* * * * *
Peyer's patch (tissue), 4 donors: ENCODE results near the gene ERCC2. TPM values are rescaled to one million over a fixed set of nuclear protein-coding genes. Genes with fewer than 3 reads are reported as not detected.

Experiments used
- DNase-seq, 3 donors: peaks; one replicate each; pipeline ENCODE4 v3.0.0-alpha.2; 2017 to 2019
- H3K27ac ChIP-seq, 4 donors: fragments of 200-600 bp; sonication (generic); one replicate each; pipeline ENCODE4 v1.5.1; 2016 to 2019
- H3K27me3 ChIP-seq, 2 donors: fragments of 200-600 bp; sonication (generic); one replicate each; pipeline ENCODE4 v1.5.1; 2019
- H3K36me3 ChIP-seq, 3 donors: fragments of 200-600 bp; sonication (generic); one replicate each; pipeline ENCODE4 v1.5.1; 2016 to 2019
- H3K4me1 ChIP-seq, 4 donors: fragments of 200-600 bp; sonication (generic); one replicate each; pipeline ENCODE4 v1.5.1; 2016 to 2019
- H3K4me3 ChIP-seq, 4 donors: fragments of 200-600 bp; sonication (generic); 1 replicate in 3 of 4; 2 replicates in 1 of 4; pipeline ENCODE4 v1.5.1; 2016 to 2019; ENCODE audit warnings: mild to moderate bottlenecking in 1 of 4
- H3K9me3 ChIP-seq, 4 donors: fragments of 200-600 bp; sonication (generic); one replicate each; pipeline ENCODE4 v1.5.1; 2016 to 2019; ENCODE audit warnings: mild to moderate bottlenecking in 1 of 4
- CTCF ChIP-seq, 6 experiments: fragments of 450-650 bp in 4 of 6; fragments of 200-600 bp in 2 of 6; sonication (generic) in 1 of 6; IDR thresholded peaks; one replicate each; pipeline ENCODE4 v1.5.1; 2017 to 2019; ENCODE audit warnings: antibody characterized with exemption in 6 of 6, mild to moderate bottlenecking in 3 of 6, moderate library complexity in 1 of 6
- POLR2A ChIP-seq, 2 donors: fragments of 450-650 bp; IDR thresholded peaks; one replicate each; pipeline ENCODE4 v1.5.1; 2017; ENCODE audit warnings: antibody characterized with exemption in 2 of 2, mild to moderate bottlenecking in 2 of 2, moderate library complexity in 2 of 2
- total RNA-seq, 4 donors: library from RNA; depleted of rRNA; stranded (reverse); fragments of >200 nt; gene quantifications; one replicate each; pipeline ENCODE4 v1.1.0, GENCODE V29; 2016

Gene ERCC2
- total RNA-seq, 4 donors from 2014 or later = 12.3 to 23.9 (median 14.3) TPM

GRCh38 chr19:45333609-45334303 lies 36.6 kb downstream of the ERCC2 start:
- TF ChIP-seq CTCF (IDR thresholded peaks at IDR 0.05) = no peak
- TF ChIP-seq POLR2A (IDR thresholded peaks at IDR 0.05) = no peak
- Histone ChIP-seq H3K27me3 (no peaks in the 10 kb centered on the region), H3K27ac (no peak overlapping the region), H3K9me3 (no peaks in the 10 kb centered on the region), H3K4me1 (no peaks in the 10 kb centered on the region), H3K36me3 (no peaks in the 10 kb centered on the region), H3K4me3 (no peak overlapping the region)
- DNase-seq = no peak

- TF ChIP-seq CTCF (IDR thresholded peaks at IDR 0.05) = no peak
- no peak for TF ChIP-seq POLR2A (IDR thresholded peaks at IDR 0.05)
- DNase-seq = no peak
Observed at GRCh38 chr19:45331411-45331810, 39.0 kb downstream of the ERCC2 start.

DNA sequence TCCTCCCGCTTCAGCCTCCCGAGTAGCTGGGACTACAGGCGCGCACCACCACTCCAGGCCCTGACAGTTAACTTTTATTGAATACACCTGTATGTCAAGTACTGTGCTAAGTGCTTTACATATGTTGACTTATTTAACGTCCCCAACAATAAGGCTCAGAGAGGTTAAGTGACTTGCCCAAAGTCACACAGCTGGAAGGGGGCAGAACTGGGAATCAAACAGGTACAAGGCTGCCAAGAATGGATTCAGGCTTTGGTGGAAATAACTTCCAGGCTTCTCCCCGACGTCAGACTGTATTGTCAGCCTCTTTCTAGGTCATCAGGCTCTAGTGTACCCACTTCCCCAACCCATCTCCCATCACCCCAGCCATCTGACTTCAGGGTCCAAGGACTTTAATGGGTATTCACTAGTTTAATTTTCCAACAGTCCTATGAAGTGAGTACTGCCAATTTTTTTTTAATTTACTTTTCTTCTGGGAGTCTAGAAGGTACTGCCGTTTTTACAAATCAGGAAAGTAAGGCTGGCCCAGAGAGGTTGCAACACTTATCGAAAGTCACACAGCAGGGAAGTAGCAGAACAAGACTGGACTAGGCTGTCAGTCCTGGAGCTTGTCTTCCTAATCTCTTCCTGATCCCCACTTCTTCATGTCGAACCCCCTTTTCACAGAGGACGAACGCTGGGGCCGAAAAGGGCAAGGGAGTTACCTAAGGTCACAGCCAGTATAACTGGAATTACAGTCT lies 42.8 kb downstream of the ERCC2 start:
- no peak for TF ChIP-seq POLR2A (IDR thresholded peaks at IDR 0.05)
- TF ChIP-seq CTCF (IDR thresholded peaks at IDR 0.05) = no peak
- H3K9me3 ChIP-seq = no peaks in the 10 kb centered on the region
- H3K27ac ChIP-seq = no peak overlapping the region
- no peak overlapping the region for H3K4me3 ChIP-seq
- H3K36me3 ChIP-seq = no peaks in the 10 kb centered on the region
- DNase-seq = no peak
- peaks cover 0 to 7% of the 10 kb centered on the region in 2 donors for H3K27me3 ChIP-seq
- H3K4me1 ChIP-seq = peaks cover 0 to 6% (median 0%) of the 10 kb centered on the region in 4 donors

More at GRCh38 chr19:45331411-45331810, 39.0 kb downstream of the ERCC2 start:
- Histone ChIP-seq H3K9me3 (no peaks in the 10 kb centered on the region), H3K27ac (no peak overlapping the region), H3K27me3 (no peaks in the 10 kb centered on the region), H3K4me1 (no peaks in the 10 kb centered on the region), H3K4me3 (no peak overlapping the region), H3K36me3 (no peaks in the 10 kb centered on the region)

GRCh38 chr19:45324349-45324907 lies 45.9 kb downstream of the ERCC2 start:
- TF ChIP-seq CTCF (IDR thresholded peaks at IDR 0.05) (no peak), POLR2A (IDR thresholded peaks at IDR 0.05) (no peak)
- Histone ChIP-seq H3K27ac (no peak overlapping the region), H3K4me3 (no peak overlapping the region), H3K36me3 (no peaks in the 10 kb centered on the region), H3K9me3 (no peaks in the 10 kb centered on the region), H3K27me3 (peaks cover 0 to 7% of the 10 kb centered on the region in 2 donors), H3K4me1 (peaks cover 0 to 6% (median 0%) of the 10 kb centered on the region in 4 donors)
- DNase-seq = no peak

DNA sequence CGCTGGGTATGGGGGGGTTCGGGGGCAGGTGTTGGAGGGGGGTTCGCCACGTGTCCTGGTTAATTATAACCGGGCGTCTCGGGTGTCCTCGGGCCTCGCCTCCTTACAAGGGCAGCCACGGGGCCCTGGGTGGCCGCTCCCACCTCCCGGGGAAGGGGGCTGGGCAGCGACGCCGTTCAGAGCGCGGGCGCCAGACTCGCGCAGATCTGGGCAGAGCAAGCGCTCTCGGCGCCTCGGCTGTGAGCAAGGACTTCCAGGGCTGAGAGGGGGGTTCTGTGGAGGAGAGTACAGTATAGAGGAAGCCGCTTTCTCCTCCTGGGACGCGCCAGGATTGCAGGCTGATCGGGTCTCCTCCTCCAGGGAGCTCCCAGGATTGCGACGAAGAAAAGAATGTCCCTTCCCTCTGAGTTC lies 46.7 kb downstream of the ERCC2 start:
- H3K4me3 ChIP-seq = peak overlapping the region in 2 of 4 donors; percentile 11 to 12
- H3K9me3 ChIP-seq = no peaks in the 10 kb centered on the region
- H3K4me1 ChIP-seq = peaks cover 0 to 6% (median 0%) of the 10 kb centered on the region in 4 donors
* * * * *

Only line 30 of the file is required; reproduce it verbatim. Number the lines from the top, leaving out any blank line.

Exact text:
- H3K36me3 ChIP-seq = no peaks in the 10 kb centered on the region